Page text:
The perennial problem for Allen & Overy's (A&O) Richard Cranfield is how to take his corporate team out of the shadow of the finance boys. In a bid to beat the corporate holy trinity of Freshfields Bruckhaus Deringer, Linklaters and Slaughter and May, A&O overhauled its corporate structure five months ago. The twin planks of the corporate manifesto were a restructured management team with a pan-European triumvirate in charge, and the introduction of sector-focused corporate subgroups.
Actually, Cranfield is halfway there already: over the past few years the corporate department has expanded exponentially. In the five years preceding the review, the practice grew by 100 per cent in London and 300 per cent outside the UK. A&O – and for that matter Clifford Chance – are now seen on the biggest deals, although unlike the holy trinity they still do not appear as a matter of course.
With some justification, A&O and Clifford Chance argue that on corporate prowess they are the victims of an inevitable delay between reality and perception. The top two finance firms can call on statistics to back up their corporate departments' claims. Last year's Thomson Financial M&A figures are: Linklaters, number one in Europe; Freshfields, number two; Clifford Chance, number five; Herbert Smith/Gleiss Lutz number six; Slaughters, number seven; and A&O, number nine. The Lawyer 100 notes Clifford Chance's global corporate turnover as £265m; Freshfields' £211m; Linklaters' £199m; and A&O's £197m.
But despite a great year, A&O is not quite there yet, hence the strategic review. Five months on, it is still far too early to judge whether the review will work or not; but the decision to focus its corporate department along sector-focused lines is odd, making A&O an anomaly among the top UK firms.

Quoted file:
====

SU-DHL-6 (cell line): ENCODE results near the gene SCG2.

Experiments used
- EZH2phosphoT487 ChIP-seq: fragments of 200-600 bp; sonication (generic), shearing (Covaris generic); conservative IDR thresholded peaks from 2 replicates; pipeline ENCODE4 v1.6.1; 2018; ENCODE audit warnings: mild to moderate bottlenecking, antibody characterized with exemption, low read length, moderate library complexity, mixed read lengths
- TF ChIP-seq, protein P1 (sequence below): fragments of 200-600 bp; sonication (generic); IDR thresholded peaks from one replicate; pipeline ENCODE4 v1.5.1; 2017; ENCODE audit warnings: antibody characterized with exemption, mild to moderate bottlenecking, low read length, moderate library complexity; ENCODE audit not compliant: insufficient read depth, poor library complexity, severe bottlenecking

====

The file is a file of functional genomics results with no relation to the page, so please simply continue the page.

A&O corporate lawyers will no longer just be M&A lawyers – they will now be M&A plus private equity, equity capital markets, energy, financial institutions, telecoms, media and technology (TMT), and, most esoterically, environment. The antitrust lawyers will presumably carry on doing what they always did. In the bigger offices, lawyers will have just one specialisation, but it is accepted that in smaller outposts some lawyers will have to double up.
The strategy is the antithesis of Slaughters' purist line that corporate lawyers are generalists, who frankly should be able to do anything a multinational throws at them. Slaughters has a TMT group and the rest of the magic circle has some sector focus, particularly in areas such as private equity. In general, though, the magic circle has left strict sector focus to Wragge & Co and KLegal.
The rationale for A&O's decision is that it is the best way to maintain quality standards across a firm whose tentacles are spread across the globe. The benefits that specialisation brings to lawyering are the key, rather than a new sectoral marketing drive. While increased specialisation is a bit of a gamble, the changes to A&O's management structure make perfect sense and reflect the firm's increased Continental focus. Cranfield, previously a solitary figure, has been joined by Milan-based partner Roberto Casati and Sietze Hepkema from the Amsterdam office in a bid to bolster Continental input.
Short of sending a hit squad into the Slaughters client party and kidnapping all the guests, A&O's London practice is not going to win more than one or two new FTSE 100 clients every year. Imperial Tobacco, the firm's biggest client win last year, came through Germany. London is a tough market and A&O knows it is easier to win top corporate clients on the Continent and then cross-sell London and the other global offices.
Rivals will hope that A&O will trip up – after all, who wants a top banking firm to hoover up all the corporate jobs too? Despite recent success in the M&A market and an excellent corporate performance in the key German jurisdiction, A&O knows there are of plenty of potholes on the road to M&A glory. It remains to be seen whether marching in teams of energy, environment and TMT lawyers will help or hinder the campaign.